If you’re planning to visit Yellowstone National Park this Labor Day weekend, I have good news: It is very, very, very unlikely that the supervolcano beneath it will erupt while you’re there.
The Yellowstone supervolcano — an 8 out of 8 on the Volcanic Explosivity Index — has erupted three times over the past 2.1 million years, most recently 640,000 years ago. A Yellowstone eruption would be like nothing humanity has ever experienced.
First would come increasingly intense earthquakes, a sign that magma beneath Yellowstone was rushing toward the surface. Then magma would burst through the ground in a titanic eruption, discharging the toxic innards of the earth to the air. It would continue for days, burying Yellowstone in lava within a 40-mile radius.
A bad day at the park. But the devastation around Yellowstone would be just the beginning. Volcanologists believe a Yellowstone supereruption would bury large swaths of Colorado, Wyoming and Utah in up to three feet of toxic volcanic ash. Depending on the weather patterns, much of the Midwest would receive a few inches, too, plunging the region into darkness. Even the coasts — where a majority of Americans live — would most likely see a dusting as the ash cloud spread. Crops would be destroyed; pastureland would be contaminated. Power lines and electrical transformers would be ruined, potentially knocking out much of the grid.
That’s just the United States. Modeling by meteorologists has found that the aerosols released could spread globally if the eruption occurred during the summer. Over the short term, as the toxic cloud blocked sunlight, global average temperatures could plunge significantly — and not return to normal for several years. Rainfall would decline sharply. That might be enough to trigger a die-off of tropical rain forests. Farming could collapse, beginning with the Midwest. It would be, as a group of researchers wrote in a 2015 report on extreme geohazards for the European Science Foundation, “the greatest catastrophe since the dawn of civilization.”
Supervolcanoes like Yellowstone represent what are known as existential risks — ultra-catastrophes that could lead to global devastation, even human extinction. They can be natural, like supereruptions or a major asteroid impact of the scale that helped kill off the dinosaurs, or they can be human-made, like nuclear war or an engineered virus. They are, by definition, worse than the worst things humanity has ever experienced. What they are not, however, is common — and that presents a major psychological and political challenge.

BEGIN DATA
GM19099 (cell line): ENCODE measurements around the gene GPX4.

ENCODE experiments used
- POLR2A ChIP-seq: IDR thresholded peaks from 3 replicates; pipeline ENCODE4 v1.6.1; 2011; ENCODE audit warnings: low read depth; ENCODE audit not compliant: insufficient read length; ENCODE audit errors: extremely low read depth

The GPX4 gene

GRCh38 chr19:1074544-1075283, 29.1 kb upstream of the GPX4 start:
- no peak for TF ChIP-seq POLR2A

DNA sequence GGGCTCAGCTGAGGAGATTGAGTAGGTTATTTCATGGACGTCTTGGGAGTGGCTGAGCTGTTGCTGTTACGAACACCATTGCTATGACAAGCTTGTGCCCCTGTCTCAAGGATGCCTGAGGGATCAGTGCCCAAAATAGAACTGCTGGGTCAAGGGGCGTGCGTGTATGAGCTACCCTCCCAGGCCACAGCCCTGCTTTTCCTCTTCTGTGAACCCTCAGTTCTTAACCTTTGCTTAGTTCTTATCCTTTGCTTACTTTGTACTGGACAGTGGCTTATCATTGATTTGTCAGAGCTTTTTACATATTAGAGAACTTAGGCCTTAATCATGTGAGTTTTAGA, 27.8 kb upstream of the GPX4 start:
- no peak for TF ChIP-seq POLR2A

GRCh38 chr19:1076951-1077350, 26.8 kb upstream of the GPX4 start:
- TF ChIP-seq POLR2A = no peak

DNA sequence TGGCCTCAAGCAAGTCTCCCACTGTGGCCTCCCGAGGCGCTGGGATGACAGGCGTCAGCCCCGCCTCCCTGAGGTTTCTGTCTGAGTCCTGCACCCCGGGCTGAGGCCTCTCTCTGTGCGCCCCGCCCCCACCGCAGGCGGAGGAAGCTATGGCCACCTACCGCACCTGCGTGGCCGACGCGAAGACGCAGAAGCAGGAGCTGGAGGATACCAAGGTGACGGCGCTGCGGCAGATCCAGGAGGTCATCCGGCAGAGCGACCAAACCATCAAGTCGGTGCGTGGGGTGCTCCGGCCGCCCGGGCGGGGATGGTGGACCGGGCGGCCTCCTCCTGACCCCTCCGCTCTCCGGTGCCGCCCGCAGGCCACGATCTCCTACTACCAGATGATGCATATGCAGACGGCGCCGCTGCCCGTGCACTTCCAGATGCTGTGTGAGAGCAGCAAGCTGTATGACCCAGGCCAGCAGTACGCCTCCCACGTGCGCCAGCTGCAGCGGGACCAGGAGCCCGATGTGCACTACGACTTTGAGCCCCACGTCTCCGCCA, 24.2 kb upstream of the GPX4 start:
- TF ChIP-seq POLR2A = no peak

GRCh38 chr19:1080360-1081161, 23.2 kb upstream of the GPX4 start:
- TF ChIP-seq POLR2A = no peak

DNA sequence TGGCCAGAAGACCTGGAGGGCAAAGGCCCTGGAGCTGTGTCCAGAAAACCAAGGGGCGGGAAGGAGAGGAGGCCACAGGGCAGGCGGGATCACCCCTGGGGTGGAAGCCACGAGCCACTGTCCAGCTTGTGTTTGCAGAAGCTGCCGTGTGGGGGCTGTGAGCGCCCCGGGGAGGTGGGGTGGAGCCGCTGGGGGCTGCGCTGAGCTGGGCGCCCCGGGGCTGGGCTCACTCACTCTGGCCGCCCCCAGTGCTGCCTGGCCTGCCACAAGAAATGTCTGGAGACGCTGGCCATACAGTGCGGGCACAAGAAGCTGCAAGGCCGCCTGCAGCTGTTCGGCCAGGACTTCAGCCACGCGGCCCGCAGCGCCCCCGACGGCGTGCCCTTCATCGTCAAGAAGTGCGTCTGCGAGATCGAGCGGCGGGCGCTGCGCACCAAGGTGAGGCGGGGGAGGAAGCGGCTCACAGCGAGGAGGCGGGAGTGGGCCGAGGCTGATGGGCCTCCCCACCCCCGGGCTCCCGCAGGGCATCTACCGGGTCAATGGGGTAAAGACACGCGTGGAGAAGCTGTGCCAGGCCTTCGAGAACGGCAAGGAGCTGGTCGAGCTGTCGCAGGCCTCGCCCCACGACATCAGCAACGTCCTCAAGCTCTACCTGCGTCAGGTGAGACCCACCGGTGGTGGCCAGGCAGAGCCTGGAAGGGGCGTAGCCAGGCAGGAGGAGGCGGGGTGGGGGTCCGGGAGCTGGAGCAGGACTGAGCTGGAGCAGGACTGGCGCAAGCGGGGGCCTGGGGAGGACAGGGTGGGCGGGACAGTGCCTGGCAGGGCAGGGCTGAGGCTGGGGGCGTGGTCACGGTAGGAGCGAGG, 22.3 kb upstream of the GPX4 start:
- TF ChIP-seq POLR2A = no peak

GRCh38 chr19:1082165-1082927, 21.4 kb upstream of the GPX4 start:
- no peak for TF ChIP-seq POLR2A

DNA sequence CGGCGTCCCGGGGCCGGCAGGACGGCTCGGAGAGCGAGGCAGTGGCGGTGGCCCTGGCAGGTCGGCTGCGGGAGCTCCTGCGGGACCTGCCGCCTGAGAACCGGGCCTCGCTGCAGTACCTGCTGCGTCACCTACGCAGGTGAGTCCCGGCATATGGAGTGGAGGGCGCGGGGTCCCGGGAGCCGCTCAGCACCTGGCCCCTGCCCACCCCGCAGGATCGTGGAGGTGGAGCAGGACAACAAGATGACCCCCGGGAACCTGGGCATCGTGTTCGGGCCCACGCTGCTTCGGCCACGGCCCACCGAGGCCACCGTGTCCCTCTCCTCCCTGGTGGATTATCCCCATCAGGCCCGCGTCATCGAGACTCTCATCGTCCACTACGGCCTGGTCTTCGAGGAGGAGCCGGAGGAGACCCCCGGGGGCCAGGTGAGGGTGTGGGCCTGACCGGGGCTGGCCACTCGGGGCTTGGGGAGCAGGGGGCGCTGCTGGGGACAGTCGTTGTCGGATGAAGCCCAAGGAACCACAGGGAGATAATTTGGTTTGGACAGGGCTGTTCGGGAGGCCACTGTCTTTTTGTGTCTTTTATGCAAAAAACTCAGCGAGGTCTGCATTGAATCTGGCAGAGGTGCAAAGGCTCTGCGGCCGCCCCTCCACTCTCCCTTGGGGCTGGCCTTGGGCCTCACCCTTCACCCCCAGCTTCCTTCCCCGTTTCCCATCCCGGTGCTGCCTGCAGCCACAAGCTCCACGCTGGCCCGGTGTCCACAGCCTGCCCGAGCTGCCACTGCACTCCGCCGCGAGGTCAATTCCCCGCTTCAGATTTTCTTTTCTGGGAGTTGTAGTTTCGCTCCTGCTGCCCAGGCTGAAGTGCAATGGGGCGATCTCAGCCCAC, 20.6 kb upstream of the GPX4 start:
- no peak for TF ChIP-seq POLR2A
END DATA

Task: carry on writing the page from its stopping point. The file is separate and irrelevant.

Though asteroids get the press and the Michael Bay movies, existential risk experts largely agree that supervolcanoes — of which there are 20 scattered around the planet — are the natural threat that poses the highest probability of human extinction. But that’s not the same thing as high. The probability of a supereruption at Yellowstone in any given year is 1 in 730,000.
But extremely unlikely isn’t the same thing as impossible, even though it’s human nature to conflate the two. What sets existential risks apart from everyday dangers isn’t likelihood but consequence.
Let’s say, as scientists have modeled, that a supereruption might kill 10 percent of the global population. Even if such eruptions occur roughly every 714,000 years — the low end of the frequency range — the death toll of that catastrophe equates to the expected loss of over 1,000 people annually, averaged out between now and when that supervolcano finally blows. If they occur roughly every 45,000 years — the high end of the range — that annual expected death toll jumps to some 17,000.
A bit of comparison helps here. Aviation accidents around the world caused 556 deaths in 2018. The Federal Aviation Administration alone spends more than $7 billion a year on aviation safety. Yet the United States spends only about $22 million annually on its volcano hazard programs — even though supervolcanoes, viewed over the longest of the long term, will kill far more people than plane crashes.
The difference, of course, is that aviation poses a risk that is relatively constant and known. There will probably never be a year in which no one dies in an aviation accident, but there will definitely never be a year in which 10 percent of the global population dies in a single plane crash. Yet that could happen with a supervolcano, an asteroid strike or a nuclear war.
We can reduce these existential risks. NASA has budgeted $150 million a year on planetary defense and could invest in space-based telescopes that might catch the asteroids we’re missing now. It would cost about $370 million a year to bring the rest of the world up to the same level of volcanic monitoring that the United States has, which would lessen the chance of being surprised by a supereruption and thus reduce the potential death toll. Human-made existential risks like nuclear war or even artificial intelligence are, of course, well within our ability to prevent. Our species faces greater existential peril than we ever have before, but unlike through most of our existence, we now have the ability to protect ourselves.
What has happened before can and will happen again, eventually — but because we remain confined to the brief human time horizons of our own experience, we treat them as unreal. In doing so, we leave ourselves vulnerable to what we can’t imagine.
Bryan Walsh is the author of “End Times: A Brief Guide to the End of the World.”